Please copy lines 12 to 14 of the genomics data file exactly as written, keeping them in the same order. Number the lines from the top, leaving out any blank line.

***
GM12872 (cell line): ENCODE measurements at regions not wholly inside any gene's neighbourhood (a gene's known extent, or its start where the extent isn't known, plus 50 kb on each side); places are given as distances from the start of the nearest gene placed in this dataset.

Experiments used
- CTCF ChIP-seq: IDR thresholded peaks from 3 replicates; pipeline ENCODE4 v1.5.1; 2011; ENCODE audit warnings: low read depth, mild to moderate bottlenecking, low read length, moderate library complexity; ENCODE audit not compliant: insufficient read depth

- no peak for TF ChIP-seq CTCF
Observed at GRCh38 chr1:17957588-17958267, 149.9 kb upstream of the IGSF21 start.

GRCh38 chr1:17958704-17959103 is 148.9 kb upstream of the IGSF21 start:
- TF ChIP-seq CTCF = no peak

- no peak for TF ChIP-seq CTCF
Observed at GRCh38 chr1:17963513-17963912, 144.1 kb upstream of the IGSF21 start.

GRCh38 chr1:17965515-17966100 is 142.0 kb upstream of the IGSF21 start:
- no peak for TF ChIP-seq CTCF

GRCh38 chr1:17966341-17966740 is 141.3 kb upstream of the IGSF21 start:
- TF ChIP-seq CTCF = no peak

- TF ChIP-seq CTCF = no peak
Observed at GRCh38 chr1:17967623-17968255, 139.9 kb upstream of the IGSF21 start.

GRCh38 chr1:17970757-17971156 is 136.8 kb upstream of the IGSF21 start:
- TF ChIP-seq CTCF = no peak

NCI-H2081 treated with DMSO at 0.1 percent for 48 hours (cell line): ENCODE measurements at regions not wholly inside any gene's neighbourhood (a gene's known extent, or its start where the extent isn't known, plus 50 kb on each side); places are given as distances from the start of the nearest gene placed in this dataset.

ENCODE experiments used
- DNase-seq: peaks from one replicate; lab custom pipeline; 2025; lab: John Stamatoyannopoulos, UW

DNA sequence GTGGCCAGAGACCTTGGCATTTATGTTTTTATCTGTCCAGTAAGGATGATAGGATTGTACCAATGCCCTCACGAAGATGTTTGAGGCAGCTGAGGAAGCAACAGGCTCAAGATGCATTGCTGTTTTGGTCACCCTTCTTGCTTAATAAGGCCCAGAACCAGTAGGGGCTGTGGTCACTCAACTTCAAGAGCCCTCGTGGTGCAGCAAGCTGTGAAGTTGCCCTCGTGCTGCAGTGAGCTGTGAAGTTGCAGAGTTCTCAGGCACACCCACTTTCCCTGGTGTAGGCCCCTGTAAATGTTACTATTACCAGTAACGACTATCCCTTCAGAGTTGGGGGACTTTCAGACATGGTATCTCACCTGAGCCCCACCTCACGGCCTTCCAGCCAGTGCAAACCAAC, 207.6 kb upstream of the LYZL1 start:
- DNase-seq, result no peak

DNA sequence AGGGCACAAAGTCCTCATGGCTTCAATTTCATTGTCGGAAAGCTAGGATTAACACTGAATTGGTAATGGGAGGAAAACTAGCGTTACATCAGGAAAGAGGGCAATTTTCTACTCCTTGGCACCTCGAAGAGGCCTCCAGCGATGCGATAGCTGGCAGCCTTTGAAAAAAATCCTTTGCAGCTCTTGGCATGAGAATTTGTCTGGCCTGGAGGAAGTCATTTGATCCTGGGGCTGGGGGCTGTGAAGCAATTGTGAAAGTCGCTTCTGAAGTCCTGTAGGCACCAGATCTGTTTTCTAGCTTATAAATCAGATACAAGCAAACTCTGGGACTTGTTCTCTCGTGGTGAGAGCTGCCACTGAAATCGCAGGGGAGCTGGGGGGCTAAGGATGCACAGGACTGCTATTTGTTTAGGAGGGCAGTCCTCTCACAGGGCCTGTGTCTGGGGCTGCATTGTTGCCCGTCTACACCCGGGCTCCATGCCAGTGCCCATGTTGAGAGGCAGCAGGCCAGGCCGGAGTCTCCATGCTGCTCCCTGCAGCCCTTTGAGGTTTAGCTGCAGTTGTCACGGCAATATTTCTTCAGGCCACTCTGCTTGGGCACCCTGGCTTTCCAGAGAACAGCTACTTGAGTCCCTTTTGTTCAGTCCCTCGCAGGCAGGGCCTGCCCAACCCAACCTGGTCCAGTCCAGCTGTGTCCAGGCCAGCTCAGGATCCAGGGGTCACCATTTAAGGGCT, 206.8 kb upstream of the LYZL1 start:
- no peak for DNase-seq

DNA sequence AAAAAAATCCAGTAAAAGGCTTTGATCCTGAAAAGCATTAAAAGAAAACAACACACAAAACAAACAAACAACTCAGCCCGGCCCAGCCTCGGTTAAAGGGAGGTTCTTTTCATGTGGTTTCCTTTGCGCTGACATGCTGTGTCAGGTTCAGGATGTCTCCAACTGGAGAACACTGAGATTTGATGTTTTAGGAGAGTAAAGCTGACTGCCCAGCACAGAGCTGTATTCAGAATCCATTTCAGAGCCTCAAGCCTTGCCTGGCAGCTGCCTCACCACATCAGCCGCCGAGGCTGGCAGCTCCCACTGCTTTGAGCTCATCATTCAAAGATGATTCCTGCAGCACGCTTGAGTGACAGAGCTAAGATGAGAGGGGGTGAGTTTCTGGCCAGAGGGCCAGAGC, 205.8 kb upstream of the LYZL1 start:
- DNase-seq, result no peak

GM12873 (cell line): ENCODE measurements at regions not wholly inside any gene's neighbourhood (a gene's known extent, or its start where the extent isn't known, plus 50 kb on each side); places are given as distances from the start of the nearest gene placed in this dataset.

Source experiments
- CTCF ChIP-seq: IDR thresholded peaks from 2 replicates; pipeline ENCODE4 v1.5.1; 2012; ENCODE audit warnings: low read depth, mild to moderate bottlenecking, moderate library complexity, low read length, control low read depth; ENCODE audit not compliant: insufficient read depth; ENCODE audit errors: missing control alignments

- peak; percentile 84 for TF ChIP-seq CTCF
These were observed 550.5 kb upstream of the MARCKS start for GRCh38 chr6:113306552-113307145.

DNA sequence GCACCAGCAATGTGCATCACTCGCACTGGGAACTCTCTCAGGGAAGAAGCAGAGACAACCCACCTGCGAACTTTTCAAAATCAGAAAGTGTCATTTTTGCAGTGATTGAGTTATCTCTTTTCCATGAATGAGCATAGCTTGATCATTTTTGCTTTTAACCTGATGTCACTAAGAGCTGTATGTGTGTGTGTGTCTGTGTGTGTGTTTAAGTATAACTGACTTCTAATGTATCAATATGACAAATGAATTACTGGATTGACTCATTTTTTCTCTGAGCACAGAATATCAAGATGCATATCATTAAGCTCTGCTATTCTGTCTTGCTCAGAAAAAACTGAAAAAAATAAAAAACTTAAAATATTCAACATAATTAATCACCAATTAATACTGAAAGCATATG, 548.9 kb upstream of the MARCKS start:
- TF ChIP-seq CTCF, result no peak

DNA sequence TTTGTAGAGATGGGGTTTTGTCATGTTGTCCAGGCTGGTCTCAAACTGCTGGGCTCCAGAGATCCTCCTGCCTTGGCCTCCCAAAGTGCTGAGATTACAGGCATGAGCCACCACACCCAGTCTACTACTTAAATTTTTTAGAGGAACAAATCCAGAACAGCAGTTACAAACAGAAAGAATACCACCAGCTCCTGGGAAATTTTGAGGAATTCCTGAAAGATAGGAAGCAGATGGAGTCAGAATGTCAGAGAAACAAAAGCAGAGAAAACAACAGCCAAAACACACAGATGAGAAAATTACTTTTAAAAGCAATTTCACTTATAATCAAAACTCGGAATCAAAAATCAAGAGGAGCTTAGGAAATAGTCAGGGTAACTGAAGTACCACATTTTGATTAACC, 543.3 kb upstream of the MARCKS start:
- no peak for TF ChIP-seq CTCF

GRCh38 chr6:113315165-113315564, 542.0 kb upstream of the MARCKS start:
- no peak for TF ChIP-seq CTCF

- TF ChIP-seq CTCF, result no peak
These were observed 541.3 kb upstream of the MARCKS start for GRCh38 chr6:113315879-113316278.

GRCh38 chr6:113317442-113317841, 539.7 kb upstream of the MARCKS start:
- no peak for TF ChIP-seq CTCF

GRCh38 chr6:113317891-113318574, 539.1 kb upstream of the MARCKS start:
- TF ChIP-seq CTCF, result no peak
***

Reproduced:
GRCh38 chr1:17966341-17966740 is 141.3 kb upstream of the IGSF21 start:
- TF ChIP-seq CTCF = no peak

- TF ChIP-seq CTCF = no peak